Thursday, 6 November 2008
Monday, 3 November 2008
And I love that one of the books that originally got me interested in women's writing between the wars, was also inspired by Brief Encounter. Nicola Beauman's A Very Great Profession, originally published in 1983 by Virago and recently reprinted by Beauman's own successful publishing house, Persephone Books, is such a terrific introduction to women's writing of this period. Beauman writes in her introduction that the idea for the book came after seeing the movie on television:
In it the heroine, Laura Jesson, goes into the local town every week to do a bit of shopping, have a café lunch, go to the cinema and change her library book. This is the highlight of her week. It was the glimpse of her newly borrowed Kate O'Brien in her shopping basket that made me want to find out about the other novels [she] had been reading during her life. . .
I kept the picture in my mind of Laura Jesson taking elevenses in the refreshment room of Milford Junction and returning home with her Boots library book. It seemed so strange that an enormous body of fiction should influence and delight a whole generation and then be ignored or dismissed.
Organized into subject headings reflecting the preoccupations of the times such as "War", "Surplus Women", "Feminism", and "Domesticity" and making clear distinctions between "Romance", "Love" and "Sex", the book not only introduces dozens of writers but clearly places them in historical and literary contexts. I have discovered so many great and enjoyable books, both from this critical study and from Persephone Books which I collect. Do take a look at their website and sign up for their lovely newsletter which is free with annual purchases of their books. They are beautifully designed with endpaper reproductions of fabrics from the period in which the book was written or set, and each comes with its own bookmark. I treasure the one from A Very Great Profession which is the photo of Laura with her shopping basket that graced the cover of the Virago edition. In my fantasy bookstore, there would definitely be a whole section devoted just to Persephone Books - I've never read one that I didn't enjoy. My favourites are: William - An Englishman by Cicely Hamilton, Saplings by Noel Streatfeild, Little Boy Lost by Marghanita Laski, An Interrupted Life: The Diaries and Letters of Etty Hillesum, Kitchen Essays by Agnes Jekyll, Manja by Anna Gmeyner and The Crowded Street by Winifred Holtby. They've even reprinted a Canadian classic - Ethel Wilson's Hetty Dorval. I just received their latest catalogue and newsletter in the mail and am really looking forward to the spring publication of Nicola Beauman's new book, The Other Elizabeth Taylor - a biography of yet another terrific and unjustly neglected writer.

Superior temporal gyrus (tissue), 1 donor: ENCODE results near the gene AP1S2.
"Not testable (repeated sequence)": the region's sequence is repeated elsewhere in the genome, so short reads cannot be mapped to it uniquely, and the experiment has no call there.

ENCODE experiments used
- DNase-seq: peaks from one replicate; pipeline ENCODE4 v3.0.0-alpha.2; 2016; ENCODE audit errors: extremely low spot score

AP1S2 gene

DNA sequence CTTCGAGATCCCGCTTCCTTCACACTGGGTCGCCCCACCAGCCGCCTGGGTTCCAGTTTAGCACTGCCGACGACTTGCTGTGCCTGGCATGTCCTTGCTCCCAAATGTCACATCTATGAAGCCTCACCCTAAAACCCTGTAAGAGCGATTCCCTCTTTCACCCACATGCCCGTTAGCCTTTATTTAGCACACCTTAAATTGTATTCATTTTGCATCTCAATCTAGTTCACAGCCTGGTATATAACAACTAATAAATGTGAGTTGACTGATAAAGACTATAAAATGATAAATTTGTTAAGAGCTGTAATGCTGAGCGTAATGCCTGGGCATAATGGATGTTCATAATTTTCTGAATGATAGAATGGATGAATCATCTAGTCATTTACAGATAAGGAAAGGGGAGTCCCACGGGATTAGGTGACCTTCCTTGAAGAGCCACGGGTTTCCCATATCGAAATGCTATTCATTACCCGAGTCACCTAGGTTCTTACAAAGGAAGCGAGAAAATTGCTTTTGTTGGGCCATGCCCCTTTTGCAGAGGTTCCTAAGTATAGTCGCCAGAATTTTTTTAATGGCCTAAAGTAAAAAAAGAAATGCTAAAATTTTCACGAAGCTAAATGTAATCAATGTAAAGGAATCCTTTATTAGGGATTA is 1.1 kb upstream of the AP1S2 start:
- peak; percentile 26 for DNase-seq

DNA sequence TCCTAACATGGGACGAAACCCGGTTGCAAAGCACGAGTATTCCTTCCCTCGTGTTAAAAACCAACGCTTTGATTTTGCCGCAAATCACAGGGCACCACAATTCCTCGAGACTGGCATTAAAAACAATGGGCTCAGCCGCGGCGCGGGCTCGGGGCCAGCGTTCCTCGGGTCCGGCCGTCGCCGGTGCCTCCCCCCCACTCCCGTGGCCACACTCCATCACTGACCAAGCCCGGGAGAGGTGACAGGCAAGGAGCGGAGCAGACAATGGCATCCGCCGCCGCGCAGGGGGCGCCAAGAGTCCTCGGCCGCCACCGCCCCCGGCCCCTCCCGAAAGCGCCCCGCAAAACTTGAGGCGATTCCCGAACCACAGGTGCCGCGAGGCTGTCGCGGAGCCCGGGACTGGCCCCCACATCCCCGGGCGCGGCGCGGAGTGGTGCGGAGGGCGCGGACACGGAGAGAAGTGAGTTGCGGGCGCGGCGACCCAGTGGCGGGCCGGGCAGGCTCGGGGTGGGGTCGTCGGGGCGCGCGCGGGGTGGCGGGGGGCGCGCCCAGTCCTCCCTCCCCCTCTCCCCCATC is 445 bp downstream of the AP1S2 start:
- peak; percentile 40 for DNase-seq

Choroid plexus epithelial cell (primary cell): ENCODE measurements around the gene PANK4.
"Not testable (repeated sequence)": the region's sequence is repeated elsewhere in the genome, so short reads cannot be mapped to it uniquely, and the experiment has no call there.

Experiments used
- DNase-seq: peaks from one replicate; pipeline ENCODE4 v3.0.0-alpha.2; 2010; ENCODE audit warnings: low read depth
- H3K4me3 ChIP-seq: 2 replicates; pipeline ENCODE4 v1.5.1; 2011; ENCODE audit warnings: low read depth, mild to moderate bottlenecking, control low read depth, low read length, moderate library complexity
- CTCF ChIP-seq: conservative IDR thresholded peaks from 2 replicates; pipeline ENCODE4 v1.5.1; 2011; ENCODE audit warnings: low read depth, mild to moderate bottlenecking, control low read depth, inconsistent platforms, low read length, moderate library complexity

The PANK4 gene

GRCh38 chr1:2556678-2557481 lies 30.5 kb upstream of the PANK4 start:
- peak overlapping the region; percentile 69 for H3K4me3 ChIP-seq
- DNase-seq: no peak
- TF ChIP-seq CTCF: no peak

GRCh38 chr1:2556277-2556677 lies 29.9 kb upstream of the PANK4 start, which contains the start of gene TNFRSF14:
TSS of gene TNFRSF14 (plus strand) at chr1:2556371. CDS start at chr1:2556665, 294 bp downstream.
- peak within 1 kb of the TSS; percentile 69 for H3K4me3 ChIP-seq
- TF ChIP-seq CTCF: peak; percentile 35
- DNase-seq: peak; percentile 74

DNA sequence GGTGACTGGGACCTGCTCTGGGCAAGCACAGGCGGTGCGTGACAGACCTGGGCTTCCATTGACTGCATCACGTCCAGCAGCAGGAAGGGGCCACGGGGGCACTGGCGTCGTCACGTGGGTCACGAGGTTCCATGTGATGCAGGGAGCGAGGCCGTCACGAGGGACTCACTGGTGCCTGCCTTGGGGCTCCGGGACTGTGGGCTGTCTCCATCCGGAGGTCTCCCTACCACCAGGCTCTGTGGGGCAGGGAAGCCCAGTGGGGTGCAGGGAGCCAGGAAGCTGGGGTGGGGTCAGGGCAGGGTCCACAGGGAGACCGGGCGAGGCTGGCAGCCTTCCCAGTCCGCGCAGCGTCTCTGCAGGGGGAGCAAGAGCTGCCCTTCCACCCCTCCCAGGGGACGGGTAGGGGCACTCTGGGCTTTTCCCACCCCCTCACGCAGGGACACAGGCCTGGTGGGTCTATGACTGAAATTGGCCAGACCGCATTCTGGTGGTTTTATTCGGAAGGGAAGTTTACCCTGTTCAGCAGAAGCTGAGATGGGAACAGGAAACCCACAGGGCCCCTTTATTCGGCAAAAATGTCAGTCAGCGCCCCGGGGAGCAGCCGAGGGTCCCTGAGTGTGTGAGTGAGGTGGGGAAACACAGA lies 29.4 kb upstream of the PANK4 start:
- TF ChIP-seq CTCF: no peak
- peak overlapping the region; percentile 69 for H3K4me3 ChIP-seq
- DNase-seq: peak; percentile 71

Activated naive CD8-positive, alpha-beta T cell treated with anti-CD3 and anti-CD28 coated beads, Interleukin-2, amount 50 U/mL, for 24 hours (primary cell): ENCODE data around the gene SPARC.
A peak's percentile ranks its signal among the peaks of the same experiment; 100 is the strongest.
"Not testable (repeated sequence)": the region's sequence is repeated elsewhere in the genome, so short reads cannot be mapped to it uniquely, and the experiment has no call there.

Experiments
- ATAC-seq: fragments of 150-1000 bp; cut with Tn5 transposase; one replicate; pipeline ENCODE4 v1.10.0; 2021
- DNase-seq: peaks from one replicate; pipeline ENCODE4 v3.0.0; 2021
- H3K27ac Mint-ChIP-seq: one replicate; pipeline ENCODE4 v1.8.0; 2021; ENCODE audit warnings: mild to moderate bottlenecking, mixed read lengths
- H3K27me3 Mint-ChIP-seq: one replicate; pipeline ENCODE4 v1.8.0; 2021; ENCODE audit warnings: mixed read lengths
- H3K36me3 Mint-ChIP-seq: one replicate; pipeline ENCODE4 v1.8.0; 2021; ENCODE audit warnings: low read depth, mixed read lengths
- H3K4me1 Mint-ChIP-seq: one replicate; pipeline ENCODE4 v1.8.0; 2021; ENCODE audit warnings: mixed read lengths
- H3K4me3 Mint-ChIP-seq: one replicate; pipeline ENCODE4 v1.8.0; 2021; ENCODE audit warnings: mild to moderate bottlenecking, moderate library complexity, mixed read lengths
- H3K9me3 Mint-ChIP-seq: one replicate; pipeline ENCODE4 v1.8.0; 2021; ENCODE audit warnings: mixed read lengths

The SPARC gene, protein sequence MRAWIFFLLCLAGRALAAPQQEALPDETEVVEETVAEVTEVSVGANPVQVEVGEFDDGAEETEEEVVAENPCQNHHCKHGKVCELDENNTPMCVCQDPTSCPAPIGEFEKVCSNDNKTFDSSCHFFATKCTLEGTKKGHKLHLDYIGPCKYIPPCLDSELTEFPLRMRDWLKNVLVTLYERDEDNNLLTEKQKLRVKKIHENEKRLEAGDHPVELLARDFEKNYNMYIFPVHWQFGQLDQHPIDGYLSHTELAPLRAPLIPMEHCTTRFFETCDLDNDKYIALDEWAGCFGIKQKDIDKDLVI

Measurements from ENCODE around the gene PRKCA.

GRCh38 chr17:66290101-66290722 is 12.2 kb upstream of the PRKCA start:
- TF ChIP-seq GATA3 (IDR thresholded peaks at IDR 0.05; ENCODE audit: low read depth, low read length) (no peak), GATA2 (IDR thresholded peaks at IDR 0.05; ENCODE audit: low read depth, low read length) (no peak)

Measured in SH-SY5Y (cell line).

Sunday, 2 November 2008
Monday, 27 October 2008
But these are either ghastly or just wrong, wrong, wrong . . .